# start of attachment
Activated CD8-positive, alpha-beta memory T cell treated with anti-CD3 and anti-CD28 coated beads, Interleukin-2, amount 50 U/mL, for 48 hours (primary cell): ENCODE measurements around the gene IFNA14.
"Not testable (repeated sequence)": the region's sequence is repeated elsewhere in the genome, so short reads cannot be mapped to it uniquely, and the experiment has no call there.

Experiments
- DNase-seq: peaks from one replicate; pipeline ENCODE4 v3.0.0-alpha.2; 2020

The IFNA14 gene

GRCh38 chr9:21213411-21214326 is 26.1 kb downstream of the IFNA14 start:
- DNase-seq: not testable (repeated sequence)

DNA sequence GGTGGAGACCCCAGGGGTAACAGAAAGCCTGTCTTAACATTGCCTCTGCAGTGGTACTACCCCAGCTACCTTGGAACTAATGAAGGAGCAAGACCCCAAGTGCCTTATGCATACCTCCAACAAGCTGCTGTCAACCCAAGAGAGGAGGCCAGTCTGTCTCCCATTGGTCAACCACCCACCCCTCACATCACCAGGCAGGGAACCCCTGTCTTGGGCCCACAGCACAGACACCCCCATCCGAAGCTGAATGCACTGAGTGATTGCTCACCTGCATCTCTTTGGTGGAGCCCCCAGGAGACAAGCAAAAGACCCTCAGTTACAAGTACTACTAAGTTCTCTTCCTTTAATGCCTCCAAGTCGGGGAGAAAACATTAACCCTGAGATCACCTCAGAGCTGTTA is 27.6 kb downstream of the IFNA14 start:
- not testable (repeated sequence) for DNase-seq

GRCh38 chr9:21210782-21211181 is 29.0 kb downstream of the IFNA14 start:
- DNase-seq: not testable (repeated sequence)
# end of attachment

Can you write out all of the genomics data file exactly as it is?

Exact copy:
Activated CD8-positive, alpha-beta memory T cell treated with anti-CD3 and anti-CD28 coated beads, Interleukin-2, amount 50 U/mL, for 48 hours (primary cell): ENCODE measurements around the gene IFNA14.
"Not testable (repeated sequence)": the region's sequence is repeated elsewhere in the genome, so short reads cannot be mapped to it uniquely, and the experiment has no call there.

Experiments
- DNase-seq: peaks from one replicate; pipeline ENCODE4 v3.0.0-alpha.2; 2020

The IFNA14 gene

GRCh38 chr9:21213411-21214326 is 26.1 kb downstream of the IFNA14 start:
- DNase-seq: not testable (repeated sequence)

DNA sequence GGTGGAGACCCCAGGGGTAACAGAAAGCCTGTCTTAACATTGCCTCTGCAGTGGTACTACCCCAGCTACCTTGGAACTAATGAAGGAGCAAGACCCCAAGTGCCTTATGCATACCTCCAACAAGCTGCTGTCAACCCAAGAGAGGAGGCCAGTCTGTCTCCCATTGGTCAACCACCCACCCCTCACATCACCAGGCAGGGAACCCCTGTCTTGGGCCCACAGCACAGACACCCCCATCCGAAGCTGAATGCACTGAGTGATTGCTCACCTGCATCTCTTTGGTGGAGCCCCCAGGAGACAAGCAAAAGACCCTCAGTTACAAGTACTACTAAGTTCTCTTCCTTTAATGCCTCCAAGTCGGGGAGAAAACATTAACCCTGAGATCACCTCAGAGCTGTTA is 27.6 kb downstream of the IFNA14 start:
- not testable (repeated sequence) for DNase-seq

GRCh38 chr9:21210782-21211181 is 29.0 kb downstream of the IFNA14 start:
- DNase-seq: not testable (repeated sequence)